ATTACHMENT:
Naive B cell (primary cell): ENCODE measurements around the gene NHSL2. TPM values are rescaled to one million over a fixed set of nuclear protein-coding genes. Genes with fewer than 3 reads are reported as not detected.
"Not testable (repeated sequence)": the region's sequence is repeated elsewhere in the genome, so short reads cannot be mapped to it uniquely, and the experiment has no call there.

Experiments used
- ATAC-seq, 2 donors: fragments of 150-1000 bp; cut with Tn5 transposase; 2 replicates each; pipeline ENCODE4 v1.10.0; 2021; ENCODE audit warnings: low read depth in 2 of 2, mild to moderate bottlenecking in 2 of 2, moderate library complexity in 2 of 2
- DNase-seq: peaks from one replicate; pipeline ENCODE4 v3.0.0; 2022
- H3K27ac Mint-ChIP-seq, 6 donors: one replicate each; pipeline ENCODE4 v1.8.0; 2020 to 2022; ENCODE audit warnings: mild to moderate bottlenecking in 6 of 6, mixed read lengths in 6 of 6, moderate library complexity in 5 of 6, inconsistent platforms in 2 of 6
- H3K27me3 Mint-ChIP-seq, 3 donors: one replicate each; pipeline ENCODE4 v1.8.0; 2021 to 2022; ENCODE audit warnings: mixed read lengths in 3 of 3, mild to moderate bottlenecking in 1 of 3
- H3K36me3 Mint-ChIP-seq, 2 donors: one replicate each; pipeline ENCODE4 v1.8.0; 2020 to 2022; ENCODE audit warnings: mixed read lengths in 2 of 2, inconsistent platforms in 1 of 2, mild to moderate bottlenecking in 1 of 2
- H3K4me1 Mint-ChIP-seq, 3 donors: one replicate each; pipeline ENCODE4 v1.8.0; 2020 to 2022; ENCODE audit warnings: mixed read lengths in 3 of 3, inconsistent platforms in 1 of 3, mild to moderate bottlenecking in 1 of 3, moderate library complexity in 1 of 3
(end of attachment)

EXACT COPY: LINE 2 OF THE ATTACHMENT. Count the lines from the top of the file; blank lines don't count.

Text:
"Not testable (repeated sequence)": the region's sequence is repeated elsewhere in the genome, so short reads cannot be mapped to it uniquely, and the experiment has no call there.